Performance-wise, we test values of associated to different levels of sensitivity to vertex degree change (the higher the number, the less expected objects to process per query). With , we minimize the expansion around the first set so that and . For , we are taking a more conservative approach regarding result accuracy. An overall tendency to expect is that the higher the value of is, the higher the RBO (this is demonstrated in our results). The values were chosen to evaluate individual different weight schemes applied to vertex score changes. The relation between parameters and has a greater impact in performance and accuracy than the relation of any of these parameters with . We tested with two sets of parameter combinations:
RBO-oriented (), (), (), (). This has a very low threshold of sensitivity to the ratio of vertex degree change ().
Performance-oriented (), (), (), (), (). With , the goal is to be less sensitive pertaining degree change ratio.
For both of these combinations, we test with low and high values of to examine how expanding the neighborhood of vertices complements the initial degree change ratio filter.
Using a higher number of ranks for the RBO evaluation favors a comparison of calculated ranks which has greater resolution, as more vertices are being compared. In our evaluation, the RBO of each execution is calculated using 10% of the complete graph’s vertex count as the number of top ranks to compare. This means for example that for dataset cnr-2000 which has 325,557 vertices, we use the top 32,555 produced vertex ranks. Every 10 executions, we calculate RBO using all of the vertices of the graph to ensure no artifact is being masked in the lower rank values.
Results are tailored to illustrate the impact of the GraphBolt model based on three metrics: a) obtained speedup for each execution (compared against the execution over the complete graph); b) RBO evolution as the number of executions increases (it starts with a value of 1 as the complete version of PageRank is executed initially for all execution strategy scenarios); c) summary graph edge count as a percentage of the original graph’s edge count.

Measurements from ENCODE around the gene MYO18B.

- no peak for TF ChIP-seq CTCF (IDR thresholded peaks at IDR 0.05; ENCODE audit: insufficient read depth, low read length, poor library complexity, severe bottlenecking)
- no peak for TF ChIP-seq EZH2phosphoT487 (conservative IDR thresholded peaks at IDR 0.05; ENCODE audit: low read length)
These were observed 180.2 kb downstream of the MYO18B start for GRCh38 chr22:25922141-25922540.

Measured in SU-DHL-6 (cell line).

For these three metric categories, we present the best-three and worst-three results obtained within each category. This means, for example, that the parameters () that produce the best accuracy result are not necessarily the same ones producing the best speedups. The horizontal axis represents the same for all plots: it is the sequence of queries from 1 up to . Each figure has three graphics in a column, corresponding to speedup (top), accuracy measured with RBO (middle) and summary graph edge count as percentage of the complete graph edge count (bottom). Due to how the dynamics of parameter combinations and the structure of the data sets behave, some parameter combinations produced extremely similar values, leading to almost overlapping plots. We describe first the meaning of the results observed for the web graphs cnr-2000 and eu-2005 and last for the social graphs dblp-2010 and amazon-2008.
One needs to take into account this is a challenging assessment context for GraphBolt. In fact, between each consecutive pair of the 50 queries (i.e., on every of the 800 edge/vertex updates we are ingesting between them), if the user prompted a query execution, GraphBolt could offer near-instant results against the previously summarized graph, contrary to a full graph execution (thus yielding several 100-fold speedups each time), and still provide results with very high RBO (in line with those from the preceding and successor of the pair of queries where the update lied between).